had taken certain steps including the selection of the police who were to man the barricades in that particular day there was not a breakdown of control. In fact it seems to me that the evidence suggests it is not inevitable that this will occur. I think that for moral and for prudential reasons if not for legal reasons is there some question as to the responsibility of the administration when it calls on the police and the police proceed serving in some sense as proxies for the university to violate the constitutional rights and that of the of the individuals and the criminal law in the process of carrying out the mandate of the administration. Now turning to some of the other sanctions the difficulty of course with expulsion as I point out. In subcategories is that this merely deprives the disobedience of a formal status in the university community.
But if we're going to physically expel him to prevent him from returning to the campus to continue to participate in dissident activity which is the cause of his expulsion then it means the imposition of controls over ingress and egress. And that raises serious questions about the ability to carry on the university enterprise and the way to which we come across them if we must impose these this kind of vigilance. These kinds of controls over movement now is her probation. And the trouble is of course that the kinds of people who violate the rules of the university in the reason they violate them are wholly unrelated to the original function of probation when your principal disciplinary problem was a panty raid by members of the football to him. Probation was a serious sanction. You couldn't play next year. Most of those who engage in dissidents now are as far as I can tell are not concerned with being first man in the checkered team and their first suspension from the ability to just
play in the traditional extracurricular activities through probation strikes me as not terribly intimidating sanction. The only possibility of intimidation is that prevention becomes a precondition to automatic expulsion and that's that it seems to me is about its only significance today except to the extent it is used to destroy the functioning of certain groups. And that's why I try to separate that out of the denial of facilities for group activities of all members of a group are placed on probation. That seems to me a comparable way of achieving the result. But this of course raises all kinds of First Amendment sensitivities and which has made it a difficult sanction to apply. Tom J Ferrer will continue his remarks next week on special of the week when we continue presenting the sessions from the symposium student protest and the law held in Ann Arbor in mid-May. Mr. Ferrer is assistant professor at the Columbia University School of Law. Special of the week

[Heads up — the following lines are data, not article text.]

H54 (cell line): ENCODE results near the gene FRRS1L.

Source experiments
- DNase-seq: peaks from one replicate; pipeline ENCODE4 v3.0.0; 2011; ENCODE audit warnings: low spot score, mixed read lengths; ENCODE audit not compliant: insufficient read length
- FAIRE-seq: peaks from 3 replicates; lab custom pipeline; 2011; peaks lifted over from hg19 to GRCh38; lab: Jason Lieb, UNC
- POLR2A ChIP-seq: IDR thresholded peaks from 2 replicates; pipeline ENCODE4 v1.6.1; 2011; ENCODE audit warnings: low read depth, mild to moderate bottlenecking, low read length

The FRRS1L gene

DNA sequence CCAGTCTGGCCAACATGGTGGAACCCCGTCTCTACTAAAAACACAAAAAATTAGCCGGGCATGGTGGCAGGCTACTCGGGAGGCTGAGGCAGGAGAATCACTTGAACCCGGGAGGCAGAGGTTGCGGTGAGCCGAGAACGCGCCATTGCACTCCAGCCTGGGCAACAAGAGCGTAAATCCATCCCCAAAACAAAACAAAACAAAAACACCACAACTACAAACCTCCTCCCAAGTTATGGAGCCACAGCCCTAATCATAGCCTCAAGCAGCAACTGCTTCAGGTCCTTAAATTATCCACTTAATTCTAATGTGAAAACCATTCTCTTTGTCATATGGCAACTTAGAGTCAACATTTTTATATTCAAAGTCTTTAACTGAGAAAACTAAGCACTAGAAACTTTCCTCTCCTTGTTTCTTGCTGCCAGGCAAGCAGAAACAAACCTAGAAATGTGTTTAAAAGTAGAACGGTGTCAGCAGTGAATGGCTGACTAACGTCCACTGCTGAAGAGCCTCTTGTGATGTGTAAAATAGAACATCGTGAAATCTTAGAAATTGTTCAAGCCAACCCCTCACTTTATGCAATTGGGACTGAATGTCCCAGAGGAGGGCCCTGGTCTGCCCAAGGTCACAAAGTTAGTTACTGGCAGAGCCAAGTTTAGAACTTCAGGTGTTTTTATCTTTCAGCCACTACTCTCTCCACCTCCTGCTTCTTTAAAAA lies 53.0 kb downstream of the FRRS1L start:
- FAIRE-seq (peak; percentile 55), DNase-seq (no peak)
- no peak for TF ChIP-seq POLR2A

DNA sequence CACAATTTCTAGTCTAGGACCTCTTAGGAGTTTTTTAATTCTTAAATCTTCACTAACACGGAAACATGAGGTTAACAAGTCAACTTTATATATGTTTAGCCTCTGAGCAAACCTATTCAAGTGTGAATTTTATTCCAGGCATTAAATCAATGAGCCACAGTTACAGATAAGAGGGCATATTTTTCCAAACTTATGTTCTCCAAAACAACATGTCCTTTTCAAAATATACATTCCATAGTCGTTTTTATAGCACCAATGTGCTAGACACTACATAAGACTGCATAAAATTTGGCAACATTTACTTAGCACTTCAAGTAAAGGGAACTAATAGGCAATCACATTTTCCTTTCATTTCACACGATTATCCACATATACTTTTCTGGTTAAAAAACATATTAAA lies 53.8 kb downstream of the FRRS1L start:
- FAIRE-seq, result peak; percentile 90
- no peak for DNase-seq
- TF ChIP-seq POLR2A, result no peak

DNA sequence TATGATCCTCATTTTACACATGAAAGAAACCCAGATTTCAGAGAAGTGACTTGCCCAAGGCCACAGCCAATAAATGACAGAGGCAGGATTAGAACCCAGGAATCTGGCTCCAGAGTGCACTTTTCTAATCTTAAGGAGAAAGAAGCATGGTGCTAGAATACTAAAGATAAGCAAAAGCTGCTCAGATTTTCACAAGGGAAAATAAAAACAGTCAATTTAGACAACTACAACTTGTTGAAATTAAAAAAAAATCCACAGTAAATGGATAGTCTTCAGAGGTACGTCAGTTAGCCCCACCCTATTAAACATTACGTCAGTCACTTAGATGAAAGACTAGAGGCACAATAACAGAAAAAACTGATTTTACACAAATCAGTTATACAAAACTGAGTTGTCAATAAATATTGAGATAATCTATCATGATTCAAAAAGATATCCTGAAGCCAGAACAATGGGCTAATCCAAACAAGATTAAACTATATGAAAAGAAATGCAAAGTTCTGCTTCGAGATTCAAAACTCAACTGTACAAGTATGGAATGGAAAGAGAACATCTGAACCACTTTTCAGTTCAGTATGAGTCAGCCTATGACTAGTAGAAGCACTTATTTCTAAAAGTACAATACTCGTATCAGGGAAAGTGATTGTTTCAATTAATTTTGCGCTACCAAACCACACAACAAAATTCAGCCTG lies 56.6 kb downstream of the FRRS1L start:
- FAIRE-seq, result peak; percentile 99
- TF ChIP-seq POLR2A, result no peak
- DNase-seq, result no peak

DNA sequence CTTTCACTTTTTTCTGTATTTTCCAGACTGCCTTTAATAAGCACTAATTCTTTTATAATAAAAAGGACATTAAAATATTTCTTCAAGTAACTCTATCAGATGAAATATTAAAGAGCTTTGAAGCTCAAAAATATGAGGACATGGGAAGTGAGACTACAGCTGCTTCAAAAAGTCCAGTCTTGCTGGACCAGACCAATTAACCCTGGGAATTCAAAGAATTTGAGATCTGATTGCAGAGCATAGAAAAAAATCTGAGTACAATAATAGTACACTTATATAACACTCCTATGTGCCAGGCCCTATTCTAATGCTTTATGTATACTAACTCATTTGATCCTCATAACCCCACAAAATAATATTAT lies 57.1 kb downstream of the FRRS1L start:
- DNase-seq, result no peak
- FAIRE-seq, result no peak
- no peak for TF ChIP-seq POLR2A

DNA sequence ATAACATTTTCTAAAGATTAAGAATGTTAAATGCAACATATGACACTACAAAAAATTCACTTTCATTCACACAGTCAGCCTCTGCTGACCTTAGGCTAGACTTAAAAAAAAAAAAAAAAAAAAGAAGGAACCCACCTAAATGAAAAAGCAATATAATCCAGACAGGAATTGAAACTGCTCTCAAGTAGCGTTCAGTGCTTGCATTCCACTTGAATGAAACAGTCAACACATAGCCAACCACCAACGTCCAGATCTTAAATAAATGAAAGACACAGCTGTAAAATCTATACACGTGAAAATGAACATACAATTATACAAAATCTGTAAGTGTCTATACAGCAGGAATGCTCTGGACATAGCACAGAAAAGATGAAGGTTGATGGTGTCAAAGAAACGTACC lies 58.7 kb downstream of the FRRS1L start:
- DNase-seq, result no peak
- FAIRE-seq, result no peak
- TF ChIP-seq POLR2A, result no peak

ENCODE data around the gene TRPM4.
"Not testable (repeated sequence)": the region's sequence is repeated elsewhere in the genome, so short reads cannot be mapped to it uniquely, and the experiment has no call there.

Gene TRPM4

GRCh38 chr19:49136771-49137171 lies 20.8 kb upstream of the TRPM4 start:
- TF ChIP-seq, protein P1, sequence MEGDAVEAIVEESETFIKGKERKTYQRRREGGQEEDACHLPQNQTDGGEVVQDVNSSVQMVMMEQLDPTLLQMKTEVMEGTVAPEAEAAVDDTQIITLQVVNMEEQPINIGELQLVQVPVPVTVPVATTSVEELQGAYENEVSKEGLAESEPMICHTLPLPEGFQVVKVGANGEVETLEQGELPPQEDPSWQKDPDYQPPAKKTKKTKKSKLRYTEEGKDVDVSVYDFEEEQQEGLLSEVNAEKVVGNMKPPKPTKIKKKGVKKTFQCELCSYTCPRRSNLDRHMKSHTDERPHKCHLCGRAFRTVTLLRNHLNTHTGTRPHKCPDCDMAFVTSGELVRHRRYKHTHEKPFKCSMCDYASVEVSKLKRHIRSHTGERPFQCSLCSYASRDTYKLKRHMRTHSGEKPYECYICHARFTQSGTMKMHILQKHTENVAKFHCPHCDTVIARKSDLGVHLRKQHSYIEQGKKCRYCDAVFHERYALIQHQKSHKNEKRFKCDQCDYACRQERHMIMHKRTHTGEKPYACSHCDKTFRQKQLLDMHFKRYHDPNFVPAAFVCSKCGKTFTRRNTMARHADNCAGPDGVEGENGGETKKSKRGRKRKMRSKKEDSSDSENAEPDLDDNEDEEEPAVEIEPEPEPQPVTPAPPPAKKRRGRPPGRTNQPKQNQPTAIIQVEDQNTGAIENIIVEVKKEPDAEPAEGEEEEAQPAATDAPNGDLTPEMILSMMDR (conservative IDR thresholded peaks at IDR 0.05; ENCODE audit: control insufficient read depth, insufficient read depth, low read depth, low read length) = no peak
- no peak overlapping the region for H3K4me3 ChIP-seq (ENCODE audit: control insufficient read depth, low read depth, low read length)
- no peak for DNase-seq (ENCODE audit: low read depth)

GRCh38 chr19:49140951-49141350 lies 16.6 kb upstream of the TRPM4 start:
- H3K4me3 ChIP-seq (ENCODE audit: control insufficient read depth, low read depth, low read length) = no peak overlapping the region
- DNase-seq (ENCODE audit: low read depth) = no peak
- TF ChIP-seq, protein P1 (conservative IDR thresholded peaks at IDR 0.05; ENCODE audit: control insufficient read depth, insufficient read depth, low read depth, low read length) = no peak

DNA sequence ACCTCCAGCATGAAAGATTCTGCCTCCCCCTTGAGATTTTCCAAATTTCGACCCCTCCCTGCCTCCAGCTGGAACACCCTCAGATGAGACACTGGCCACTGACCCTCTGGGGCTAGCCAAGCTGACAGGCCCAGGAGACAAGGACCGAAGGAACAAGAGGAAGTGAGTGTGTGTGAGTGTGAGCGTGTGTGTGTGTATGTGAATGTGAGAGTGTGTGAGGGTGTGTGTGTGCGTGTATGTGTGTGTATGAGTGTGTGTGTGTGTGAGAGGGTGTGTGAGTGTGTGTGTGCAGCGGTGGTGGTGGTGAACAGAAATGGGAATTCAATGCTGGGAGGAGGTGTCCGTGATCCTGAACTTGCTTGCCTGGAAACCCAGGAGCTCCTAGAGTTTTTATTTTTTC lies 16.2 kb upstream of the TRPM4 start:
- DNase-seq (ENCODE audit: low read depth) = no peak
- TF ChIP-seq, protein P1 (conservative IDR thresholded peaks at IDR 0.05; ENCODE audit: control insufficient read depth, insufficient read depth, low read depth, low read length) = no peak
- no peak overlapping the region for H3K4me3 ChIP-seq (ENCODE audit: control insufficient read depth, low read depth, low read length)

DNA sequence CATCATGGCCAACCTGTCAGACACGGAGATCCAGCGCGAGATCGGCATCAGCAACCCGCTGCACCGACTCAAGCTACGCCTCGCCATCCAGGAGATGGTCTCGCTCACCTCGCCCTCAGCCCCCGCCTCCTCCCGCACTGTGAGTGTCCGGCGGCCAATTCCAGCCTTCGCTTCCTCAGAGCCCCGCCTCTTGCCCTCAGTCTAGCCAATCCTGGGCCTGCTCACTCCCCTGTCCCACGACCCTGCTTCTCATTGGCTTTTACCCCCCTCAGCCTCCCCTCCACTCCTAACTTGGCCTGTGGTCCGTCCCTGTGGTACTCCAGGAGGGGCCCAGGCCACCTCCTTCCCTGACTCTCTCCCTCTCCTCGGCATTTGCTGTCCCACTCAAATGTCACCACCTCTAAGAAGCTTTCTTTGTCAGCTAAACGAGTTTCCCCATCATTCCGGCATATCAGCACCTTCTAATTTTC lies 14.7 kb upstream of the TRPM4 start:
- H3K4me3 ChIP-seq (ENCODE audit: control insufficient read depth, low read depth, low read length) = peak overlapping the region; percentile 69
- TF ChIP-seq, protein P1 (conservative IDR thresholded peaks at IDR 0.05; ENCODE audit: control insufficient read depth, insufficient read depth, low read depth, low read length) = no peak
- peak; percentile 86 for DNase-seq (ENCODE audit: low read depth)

Series
Special of the week
Episode
Issue 34-69
Contributing Organization
University of Maryland (College Park, Maryland)
AAPB ID
cpb-aacip/500-k649tf4f
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Date
1969-00-00
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Public Affairs
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Sound
Duration
00:29:51
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University of Maryland
Identifier: 69-SPWK-436 (National Association of Educational Broadcasters)
Format: 1/4 inch audio tape
Duration: 00:30:00?
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Citations
Chicago: “Special of the week; Issue 34-69,” 1969-00-00, University of Maryland, American Archive of Public Broadcasting (GBH and the Library of Congress), Boston, MA and Washington, DC, accessed December 6, 2021, http://americanarchive.org/catalog/cpb-aacip-500-k649tf4f.
MLA: “Special of the week; Issue 34-69.” 1969-00-00. University of Maryland, American Archive of Public Broadcasting (GBH and the Library of Congress), Boston, MA and Washington, DC. Web. December 6, 2021. <http://americanarchive.org/catalog/cpb-aacip-500-k649tf4f>.
APA: Special of the week; Issue 34-69. Boston, MA: University of Maryland, American Archive of Public Broadcasting (GBH and the Library of Congress), Boston, MA and Washington, DC. Retrieved from http://americanarchive.org/catalog/cpb-aacip-500-k649tf4f